Households across the globe will be going dark for an hour this weekend in a bid to help the planet.
The annual Earth Hour will take place on Saturday (25 March) and people are being encouraged to turn off non-essential lights for sixty minutes. The World Wildlife Fund (WWF) are behind the event which has been running for 15 years.
It is intended as an opportunity for “reflection on our ever-lasting impact on the planet and how we can make a difference”. People in 192 countries around the world are expected to take part in the switch off.
Earth Hour started out as an event in Sydney, Australia, before being spread across the globe. The dates for next year’s event have already been announced.
Here is all you need to know:
When is Earth Hour in 2023?
The event will take place on Saturday, 25 March, this year. It always takes place on the last Saturday of March, except in years when Easter weekend falls at the end of March - it is then moved a week earlier.
For those who are considering taking part in Earth Hour in 2023, you should go dark between 8.30pm and 9.30pm local time.
What is Earth Hour?
The first iteration was held in Sydney, Australia in 2007 as a lights-off event, it was expanded out to the rest of the globe in 2008. Earth Hour has taken place each year on the final Saturday of March, except in the case of Easter weekend falling on that date, ever since.
It is not just households which will be switching off their lights, landmarks such as the London Eye and the Eiffel Tower have participated in the event in previous years.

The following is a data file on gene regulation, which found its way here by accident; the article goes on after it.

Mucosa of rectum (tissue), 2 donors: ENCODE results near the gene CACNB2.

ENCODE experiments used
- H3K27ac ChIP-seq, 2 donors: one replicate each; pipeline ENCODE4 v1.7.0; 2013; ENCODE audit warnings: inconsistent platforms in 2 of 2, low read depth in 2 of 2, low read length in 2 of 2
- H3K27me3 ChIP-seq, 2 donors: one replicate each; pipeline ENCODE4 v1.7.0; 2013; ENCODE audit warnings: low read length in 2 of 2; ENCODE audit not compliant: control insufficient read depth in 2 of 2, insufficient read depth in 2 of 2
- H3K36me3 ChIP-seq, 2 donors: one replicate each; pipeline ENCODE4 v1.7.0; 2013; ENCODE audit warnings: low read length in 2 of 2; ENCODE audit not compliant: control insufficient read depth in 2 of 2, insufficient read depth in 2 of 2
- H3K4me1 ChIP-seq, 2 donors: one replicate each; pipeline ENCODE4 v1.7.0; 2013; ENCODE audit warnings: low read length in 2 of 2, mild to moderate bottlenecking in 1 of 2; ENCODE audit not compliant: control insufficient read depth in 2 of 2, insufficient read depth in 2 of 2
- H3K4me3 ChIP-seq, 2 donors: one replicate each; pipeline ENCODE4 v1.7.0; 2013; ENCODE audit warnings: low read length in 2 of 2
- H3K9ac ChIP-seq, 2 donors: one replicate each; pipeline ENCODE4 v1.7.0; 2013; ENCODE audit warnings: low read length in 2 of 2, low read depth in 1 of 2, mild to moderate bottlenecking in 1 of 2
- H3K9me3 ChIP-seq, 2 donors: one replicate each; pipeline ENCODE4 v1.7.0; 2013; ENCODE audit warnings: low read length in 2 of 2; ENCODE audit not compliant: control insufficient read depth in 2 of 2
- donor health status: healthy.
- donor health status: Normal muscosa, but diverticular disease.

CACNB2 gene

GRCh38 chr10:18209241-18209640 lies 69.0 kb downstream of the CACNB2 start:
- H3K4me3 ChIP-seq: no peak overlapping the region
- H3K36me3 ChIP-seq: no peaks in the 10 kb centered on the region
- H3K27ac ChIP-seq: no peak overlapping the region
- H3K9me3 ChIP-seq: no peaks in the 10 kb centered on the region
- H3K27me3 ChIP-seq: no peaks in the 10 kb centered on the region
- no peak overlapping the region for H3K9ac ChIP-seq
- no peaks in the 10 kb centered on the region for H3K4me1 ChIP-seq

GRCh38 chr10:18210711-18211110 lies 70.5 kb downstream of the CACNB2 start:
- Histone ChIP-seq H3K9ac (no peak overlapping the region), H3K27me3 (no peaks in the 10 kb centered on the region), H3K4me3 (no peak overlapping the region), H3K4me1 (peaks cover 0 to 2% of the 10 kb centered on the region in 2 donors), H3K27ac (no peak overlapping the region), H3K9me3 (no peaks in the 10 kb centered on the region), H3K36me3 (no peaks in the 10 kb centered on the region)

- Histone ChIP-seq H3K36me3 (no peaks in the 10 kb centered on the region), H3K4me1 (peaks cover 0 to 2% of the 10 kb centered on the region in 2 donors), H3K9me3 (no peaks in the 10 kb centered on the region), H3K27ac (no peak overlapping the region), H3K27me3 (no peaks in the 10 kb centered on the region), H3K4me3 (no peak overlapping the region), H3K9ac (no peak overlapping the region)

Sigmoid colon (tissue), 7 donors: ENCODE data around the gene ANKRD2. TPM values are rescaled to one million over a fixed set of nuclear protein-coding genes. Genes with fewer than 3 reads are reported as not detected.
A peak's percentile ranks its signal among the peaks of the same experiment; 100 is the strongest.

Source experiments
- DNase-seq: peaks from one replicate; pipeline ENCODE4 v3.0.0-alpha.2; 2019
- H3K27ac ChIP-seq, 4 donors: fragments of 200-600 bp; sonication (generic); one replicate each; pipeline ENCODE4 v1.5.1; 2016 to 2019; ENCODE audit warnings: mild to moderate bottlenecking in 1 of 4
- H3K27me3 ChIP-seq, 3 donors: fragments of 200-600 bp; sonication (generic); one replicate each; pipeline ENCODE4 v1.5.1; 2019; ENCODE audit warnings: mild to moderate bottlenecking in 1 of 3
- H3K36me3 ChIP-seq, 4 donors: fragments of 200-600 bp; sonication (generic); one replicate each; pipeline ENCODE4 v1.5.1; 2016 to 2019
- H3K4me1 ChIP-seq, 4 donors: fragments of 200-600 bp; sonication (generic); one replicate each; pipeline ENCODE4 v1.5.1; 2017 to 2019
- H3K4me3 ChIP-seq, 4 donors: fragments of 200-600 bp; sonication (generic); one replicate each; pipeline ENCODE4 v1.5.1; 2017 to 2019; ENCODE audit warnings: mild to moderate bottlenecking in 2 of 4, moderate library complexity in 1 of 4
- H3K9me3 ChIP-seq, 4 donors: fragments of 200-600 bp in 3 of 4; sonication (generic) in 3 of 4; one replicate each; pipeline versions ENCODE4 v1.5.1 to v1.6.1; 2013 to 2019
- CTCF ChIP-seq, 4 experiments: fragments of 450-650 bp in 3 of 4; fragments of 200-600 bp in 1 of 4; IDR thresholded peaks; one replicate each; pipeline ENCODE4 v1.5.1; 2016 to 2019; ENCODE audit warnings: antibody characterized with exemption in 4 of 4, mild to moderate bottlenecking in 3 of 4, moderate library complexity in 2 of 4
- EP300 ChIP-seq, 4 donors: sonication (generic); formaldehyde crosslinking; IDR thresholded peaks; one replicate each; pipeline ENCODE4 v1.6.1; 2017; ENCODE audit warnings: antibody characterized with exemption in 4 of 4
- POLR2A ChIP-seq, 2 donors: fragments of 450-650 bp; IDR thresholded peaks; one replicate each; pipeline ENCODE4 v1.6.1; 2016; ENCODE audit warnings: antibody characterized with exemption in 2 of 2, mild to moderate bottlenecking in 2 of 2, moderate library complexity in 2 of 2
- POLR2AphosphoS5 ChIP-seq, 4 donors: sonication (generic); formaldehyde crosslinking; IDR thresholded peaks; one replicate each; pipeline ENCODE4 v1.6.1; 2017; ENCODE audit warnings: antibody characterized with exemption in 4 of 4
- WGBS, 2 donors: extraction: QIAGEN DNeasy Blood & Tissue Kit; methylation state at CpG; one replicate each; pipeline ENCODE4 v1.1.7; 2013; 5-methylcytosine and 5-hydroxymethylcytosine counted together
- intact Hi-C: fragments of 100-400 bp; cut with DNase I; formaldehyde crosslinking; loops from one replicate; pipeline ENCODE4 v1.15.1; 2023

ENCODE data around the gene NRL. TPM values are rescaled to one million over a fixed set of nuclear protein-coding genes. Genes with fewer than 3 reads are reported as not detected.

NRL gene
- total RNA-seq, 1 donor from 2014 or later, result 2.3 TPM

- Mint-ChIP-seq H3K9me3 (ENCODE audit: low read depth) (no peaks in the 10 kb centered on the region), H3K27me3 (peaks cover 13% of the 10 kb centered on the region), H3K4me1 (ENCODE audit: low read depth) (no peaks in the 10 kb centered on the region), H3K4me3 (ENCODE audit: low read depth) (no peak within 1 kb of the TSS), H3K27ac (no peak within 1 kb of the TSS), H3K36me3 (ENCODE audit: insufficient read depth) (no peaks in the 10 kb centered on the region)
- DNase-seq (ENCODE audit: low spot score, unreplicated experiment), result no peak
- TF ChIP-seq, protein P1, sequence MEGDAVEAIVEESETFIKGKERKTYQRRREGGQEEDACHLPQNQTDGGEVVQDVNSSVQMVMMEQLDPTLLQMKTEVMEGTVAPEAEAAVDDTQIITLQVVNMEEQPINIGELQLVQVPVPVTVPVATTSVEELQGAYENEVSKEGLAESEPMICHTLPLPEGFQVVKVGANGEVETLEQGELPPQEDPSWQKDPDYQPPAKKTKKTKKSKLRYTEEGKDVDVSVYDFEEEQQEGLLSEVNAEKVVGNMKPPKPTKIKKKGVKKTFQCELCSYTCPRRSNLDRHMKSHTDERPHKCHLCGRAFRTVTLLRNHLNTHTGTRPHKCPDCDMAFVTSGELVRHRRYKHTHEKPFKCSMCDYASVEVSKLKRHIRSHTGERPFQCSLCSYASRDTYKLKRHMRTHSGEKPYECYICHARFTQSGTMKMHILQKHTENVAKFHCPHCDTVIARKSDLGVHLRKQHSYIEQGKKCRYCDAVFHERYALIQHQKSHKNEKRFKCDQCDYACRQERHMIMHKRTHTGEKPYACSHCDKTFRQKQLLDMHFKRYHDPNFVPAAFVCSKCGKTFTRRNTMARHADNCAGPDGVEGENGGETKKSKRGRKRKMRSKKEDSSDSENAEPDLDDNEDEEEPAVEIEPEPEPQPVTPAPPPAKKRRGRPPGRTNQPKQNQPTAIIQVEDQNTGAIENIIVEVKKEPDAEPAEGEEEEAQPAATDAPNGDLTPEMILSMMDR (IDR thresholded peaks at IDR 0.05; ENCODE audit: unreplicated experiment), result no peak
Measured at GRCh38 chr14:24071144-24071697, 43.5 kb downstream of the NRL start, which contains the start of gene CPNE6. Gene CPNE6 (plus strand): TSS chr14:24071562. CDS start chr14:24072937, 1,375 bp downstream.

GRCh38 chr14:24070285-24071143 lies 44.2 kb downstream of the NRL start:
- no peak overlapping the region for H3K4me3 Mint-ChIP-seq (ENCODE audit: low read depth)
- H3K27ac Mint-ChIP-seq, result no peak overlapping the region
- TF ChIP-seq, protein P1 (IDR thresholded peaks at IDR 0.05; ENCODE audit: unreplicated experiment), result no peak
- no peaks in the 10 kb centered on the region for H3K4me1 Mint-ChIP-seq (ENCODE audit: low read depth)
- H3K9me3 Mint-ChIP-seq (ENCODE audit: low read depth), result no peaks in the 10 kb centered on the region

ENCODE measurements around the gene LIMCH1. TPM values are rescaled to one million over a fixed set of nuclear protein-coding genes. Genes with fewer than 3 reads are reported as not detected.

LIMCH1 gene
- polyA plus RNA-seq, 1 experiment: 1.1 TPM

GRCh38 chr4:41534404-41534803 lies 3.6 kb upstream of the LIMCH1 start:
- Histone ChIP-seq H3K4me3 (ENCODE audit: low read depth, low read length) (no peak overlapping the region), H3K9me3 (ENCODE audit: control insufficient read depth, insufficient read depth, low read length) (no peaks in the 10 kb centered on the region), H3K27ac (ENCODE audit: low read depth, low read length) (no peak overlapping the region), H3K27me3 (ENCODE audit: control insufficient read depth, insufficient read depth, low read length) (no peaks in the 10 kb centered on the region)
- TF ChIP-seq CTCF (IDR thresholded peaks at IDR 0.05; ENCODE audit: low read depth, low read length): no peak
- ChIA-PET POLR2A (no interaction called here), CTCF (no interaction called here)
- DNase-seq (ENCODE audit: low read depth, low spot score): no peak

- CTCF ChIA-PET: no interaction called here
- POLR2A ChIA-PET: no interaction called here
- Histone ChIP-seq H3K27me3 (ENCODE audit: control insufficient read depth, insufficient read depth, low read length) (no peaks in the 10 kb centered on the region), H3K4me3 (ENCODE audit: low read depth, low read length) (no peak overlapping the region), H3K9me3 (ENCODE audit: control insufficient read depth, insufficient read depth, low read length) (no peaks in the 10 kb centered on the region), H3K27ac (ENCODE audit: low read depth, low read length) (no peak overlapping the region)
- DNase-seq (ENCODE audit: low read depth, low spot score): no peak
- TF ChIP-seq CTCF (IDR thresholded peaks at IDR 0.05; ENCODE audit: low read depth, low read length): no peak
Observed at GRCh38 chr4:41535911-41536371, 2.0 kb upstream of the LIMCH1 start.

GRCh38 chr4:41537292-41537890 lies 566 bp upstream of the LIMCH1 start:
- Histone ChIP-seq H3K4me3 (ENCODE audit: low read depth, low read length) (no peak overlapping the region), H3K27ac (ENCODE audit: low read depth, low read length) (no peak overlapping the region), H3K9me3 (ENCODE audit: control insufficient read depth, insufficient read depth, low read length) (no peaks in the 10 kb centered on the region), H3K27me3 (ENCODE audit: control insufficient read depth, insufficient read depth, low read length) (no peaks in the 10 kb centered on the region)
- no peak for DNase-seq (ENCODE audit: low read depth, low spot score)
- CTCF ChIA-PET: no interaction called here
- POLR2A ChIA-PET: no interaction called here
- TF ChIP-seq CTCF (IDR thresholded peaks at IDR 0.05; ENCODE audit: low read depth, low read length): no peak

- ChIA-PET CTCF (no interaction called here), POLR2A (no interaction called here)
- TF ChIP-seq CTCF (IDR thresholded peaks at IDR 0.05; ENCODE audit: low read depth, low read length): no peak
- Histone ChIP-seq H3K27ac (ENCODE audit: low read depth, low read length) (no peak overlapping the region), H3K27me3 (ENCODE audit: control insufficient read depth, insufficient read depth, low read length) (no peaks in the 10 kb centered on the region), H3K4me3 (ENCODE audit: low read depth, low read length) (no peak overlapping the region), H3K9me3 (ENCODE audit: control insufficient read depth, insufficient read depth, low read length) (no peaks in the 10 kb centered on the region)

On its website, the WWF explains: “Earth Hour is the moment millions of people across the globe unite to show that they care about the future of our planet, our one shared home. People join from their homes and local communities across towns and cities in over 192 countries and territories.
“During the unprecedented time of 2020, Earth Hour made history by bringing global communities together online. It highlighted the vulnerability of our planet, and the need to tackle climate change and protect nature. Over 9 million people took part in Earth Hour in the UK alone in 2020, switching off in solidarity.
“For years, landmarks around the world have switched off their lights to support Earth Hour. From the Sydney Opera House, then the Colosseum and the Eiffel Tower, reaching the London Eye and moving on to the Empire State Building.”
The WWF continues: “Earth Hour is more than making a small change on one day. Giving an hour for Earth reminds us that even small actions can make a big difference. Because we’re not alone. There are millions of people joining to reduce out environmental impacts, collectively.
“Besides, when we make changes in our own lives to reduce our footprint, we inspire those around us to do the same. So, even one person making a small change can really make a difference in shaping our beliefs and values for the future of our planet.”
How long should you turn your lights off for?
If you are participating in Earth Hour, you should switch your non-essential lights off for sixty minutes between 8.30pm and 9.30pm.